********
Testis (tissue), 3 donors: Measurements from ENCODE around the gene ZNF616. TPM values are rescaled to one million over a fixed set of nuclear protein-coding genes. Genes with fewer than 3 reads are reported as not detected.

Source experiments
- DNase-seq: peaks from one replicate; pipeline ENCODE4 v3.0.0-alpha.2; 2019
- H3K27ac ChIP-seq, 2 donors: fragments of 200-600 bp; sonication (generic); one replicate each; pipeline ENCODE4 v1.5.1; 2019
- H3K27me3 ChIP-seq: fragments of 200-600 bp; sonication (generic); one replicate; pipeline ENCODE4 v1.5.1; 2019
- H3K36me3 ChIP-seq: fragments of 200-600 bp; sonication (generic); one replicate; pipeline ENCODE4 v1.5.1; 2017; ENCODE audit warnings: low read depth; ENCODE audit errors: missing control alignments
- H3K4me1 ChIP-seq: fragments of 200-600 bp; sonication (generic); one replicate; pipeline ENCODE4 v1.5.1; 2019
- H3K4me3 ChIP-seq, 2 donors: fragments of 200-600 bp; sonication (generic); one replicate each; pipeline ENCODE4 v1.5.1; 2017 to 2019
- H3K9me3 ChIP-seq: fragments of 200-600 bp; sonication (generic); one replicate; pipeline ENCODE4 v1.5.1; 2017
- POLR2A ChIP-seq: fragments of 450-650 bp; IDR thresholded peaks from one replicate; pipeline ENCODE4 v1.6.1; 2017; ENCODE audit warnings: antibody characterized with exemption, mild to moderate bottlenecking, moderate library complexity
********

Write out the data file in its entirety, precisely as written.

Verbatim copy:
Testis (tissue), 3 donors: Measurements from ENCODE around the gene ZNF616. TPM values are rescaled to one million over a fixed set of nuclear protein-coding genes. Genes with fewer than 3 reads are reported as not detected.

Source experiments
- DNase-seq: peaks from one replicate; pipeline ENCODE4 v3.0.0-alpha.2; 2019
- H3K27ac ChIP-seq, 2 donors: fragments of 200-600 bp; sonication (generic); one replicate each; pipeline ENCODE4 v1.5.1; 2019
- H3K27me3 ChIP-seq: fragments of 200-600 bp; sonication (generic); one replicate; pipeline ENCODE4 v1.5.1; 2019
- H3K36me3 ChIP-seq: fragments of 200-600 bp; sonication (generic); one replicate; pipeline ENCODE4 v1.5.1; 2017; ENCODE audit warnings: low read depth; ENCODE audit errors: missing control alignments
- H3K4me1 ChIP-seq: fragments of 200-600 bp; sonication (generic); one replicate; pipeline ENCODE4 v1.5.1; 2019
- H3K4me3 ChIP-seq, 2 donors: fragments of 200-600 bp; sonication (generic); one replicate each; pipeline ENCODE4 v1.5.1; 2017 to 2019
- H3K9me3 ChIP-seq: fragments of 200-600 bp; sonication (generic); one replicate; pipeline ENCODE4 v1.5.1; 2017
- POLR2A ChIP-seq: fragments of 450-650 bp; IDR thresholded peaks from one replicate; pipeline ENCODE4 v1.6.1; 2017; ENCODE audit warnings: antibody characterized with exemption, mild to moderate bottlenecking, moderate library complexity